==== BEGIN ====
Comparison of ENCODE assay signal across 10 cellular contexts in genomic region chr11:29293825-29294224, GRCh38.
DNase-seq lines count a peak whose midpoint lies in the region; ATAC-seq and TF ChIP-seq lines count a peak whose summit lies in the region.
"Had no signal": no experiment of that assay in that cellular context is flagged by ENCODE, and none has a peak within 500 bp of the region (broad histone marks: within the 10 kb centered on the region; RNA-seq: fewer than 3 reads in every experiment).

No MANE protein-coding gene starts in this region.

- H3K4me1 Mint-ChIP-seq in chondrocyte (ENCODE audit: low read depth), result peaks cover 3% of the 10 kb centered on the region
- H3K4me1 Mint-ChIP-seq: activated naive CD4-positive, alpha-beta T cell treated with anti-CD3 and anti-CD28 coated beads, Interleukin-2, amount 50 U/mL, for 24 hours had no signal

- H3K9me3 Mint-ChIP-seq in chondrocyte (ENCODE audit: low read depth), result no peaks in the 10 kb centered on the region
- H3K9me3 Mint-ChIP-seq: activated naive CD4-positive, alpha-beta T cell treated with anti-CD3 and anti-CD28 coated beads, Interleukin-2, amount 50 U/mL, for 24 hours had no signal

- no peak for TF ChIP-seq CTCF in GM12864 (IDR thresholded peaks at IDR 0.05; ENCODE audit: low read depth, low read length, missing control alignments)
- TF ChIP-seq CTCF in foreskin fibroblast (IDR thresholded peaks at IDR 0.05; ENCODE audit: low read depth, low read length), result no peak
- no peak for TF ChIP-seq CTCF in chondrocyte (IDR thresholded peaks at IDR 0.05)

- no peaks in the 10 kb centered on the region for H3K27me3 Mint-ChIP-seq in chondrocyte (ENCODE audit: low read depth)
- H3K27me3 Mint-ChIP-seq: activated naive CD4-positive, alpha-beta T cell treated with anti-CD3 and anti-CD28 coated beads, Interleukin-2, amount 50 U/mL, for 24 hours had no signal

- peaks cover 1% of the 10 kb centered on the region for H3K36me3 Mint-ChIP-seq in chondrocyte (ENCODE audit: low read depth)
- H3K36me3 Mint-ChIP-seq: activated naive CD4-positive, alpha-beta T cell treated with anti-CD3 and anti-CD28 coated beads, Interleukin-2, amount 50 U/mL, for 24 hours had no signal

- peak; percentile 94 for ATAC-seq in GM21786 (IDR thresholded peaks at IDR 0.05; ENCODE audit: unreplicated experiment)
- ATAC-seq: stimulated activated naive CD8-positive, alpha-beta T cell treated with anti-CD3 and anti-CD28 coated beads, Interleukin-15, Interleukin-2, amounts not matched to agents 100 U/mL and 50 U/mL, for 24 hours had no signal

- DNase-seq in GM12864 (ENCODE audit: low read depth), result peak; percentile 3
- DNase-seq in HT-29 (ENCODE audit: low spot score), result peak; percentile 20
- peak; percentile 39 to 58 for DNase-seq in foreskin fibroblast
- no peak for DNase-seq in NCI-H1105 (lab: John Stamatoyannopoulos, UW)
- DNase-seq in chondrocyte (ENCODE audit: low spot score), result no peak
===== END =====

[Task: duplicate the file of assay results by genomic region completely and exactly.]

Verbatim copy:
Comparison of ENCODE assay signal across 10 cellular contexts in genomic region chr11:29293825-29294224, GRCh38.
DNase-seq lines count a peak whose midpoint lies in the region; ATAC-seq and TF ChIP-seq lines count a peak whose summit lies in the region.
"Had no signal": no experiment of that assay in that cellular context is flagged by ENCODE, and none has a peak within 500 bp of the region (broad histone marks: within the 10 kb centered on the region; RNA-seq: fewer than 3 reads in every experiment).

No MANE protein-coding gene starts in this region.

- H3K4me1 Mint-ChIP-seq in chondrocyte (ENCODE audit: low read depth), result peaks cover 3% of the 10 kb centered on the region
- H3K4me1 Mint-ChIP-seq: activated naive CD4-positive, alpha-beta T cell treated with anti-CD3 and anti-CD28 coated beads, Interleukin-2, amount 50 U/mL, for 24 hours had no signal

- H3K9me3 Mint-ChIP-seq in chondrocyte (ENCODE audit: low read depth), result no peaks in the 10 kb centered on the region
- H3K9me3 Mint-ChIP-seq: activated naive CD4-positive, alpha-beta T cell treated with anti-CD3 and anti-CD28 coated beads, Interleukin-2, amount 50 U/mL, for 24 hours had no signal

- no peak for TF ChIP-seq CTCF in GM12864 (IDR thresholded peaks at IDR 0.05; ENCODE audit: low read depth, low read length, missing control alignments)
- TF ChIP-seq CTCF in foreskin fibroblast (IDR thresholded peaks at IDR 0.05; ENCODE audit: low read depth, low read length), result no peak
- no peak for TF ChIP-seq CTCF in chondrocyte (IDR thresholded peaks at IDR 0.05)

- no peaks in the 10 kb centered on the region for H3K27me3 Mint-ChIP-seq in chondrocyte (ENCODE audit: low read depth)
- H3K27me3 Mint-ChIP-seq: activated naive CD4-positive, alpha-beta T cell treated with anti-CD3 and anti-CD28 coated beads, Interleukin-2, amount 50 U/mL, for 24 hours had no signal

- peaks cover 1% of the 10 kb centered on the region for H3K36me3 Mint-ChIP-seq in chondrocyte (ENCODE audit: low read depth)
- H3K36me3 Mint-ChIP-seq: activated naive CD4-positive, alpha-beta T cell treated with anti-CD3 and anti-CD28 coated beads, Interleukin-2, amount 50 U/mL, for 24 hours had no signal

- peak; percentile 94 for ATAC-seq in GM21786 (IDR thresholded peaks at IDR 0.05; ENCODE audit: unreplicated experiment)
- ATAC-seq: stimulated activated naive CD8-positive, alpha-beta T cell treated with anti-CD3 and anti-CD28 coated beads, Interleukin-15, Interleukin-2, amounts not matched to agents 100 U/mL and 50 U/mL, for 24 hours had no signal

- DNase-seq in GM12864 (ENCODE audit: low read depth), result peak; percentile 3
- DNase-seq in HT-29 (ENCODE audit: low spot score), result peak; percentile 20
- peak; percentile 39 to 58 for DNase-seq in foreskin fibroblast
- no peak for DNase-seq in NCI-H1105 (lab: John Stamatoyannopoulos, UW)
- DNase-seq in chondrocyte (ENCODE audit: low spot score), result no peak